An Apple a Day

Monday, October 24th, 2011

Though most people now associate Halloween with pumpkins, it is in fact the apple that is traditionally connected with this time of year. Halloween traditionally marked the end of the apple harvest, as it was thought that any fruits which were not picked and stored by halloween night were spat on by the pooka! In fact the apple tree has long been regarded as sacred, from its appearance in the garden of Eden to the myths and legends of the Celts, and the apple itself has often been described as ‘The Food of the Gods”.

As the old saying goes, “An apple a day keeps the doctor away”, and like most old sayings there is a lot of truth behind it. Apples are full of vitamins, minerals and other important nutrients, in a form that makes them easy to digest and absorb. These nutrients are essential for keeping the body healthy and helping to prevent disease. Stewed apples are an ideal source of nourishment for young children and for anyone recovering from ill health.

As well as being packed full of vitamins and minerals, apples also contain antioxidants, which help to prevent premature ageing, cancer and numerous other health problems. The red-skinned varieties are generally richer in these nutrients than those with green skins. Apples also stimulate the liver to eliminate toxins from the bloodstream and they have a cleansing effect on the entire body. In particular, they help the kidneys to excrete excess uric acid, which can contribute to psoriasis, arthritis and gout.

The slightly acidic taste is due to the fruit acids called malic acid and tannic acid. These stimulate the digestive system and help the body to digest protein and fats. This is one of the reasons why apples are traditionally eaten with pork. The combined action of the fruit acids and soluble fibre also helps to relieve constipation, providing a very safe and natural solution that is particularly effective in children.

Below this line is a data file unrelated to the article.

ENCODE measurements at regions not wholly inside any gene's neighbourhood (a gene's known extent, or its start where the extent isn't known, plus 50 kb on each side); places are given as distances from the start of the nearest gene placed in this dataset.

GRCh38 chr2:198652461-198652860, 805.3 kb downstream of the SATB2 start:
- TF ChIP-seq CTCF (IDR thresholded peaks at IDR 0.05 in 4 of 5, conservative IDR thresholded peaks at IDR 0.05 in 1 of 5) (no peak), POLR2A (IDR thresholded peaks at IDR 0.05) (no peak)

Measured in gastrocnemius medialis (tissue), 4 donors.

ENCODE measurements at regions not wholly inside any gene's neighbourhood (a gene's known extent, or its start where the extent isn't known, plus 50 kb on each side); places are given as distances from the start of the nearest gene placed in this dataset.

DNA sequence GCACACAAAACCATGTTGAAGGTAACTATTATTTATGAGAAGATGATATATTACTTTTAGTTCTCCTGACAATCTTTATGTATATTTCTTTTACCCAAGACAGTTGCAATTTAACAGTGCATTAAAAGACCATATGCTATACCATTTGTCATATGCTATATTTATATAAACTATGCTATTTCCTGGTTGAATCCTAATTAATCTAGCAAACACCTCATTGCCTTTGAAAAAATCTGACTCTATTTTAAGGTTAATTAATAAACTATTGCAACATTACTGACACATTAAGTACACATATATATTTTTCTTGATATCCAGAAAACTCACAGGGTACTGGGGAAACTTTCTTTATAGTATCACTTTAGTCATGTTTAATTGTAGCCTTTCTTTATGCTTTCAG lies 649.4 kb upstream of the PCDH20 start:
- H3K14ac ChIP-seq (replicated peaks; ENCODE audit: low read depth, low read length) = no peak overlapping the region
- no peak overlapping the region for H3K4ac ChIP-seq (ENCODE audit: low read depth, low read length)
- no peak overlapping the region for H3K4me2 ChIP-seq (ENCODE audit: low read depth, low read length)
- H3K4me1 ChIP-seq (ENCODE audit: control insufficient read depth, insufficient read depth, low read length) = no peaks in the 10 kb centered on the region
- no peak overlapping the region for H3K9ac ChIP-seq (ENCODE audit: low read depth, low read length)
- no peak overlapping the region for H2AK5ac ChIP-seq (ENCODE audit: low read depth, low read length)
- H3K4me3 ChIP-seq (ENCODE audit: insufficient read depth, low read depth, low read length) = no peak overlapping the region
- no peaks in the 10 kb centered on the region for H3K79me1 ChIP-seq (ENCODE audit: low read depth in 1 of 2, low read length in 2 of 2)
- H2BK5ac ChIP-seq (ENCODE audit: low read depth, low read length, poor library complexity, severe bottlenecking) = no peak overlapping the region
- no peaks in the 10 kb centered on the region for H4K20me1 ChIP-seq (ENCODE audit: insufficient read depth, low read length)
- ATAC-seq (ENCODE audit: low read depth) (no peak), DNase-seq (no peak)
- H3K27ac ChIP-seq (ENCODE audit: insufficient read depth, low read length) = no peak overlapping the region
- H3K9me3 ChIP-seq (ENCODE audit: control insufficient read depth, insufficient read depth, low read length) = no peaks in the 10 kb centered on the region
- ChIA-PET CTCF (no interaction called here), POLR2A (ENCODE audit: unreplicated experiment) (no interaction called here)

The soluble fibre in apples is found in the flesh rather than the skin and is called pectin. Pectin helps to lower cholesterol levels by reducing absorption from the digestive system. In addition, it reduces the absorption of toxic substances such as lead and pesticide residues. It also helps to balance blood sugar levels, which makes an apple an ideal mid-morning or mid-afternoon snack for people who experience sugar cravings.

Apples were traditionally used to treat respiratory problems and modern research has confirmed that they possess an antiviral action, which helps to prevent colds and other respiratory infections. A study conducted a few years ago also demonstrated that eating an apple a day can significantly reduce the frequency and severity of asthma attacks.

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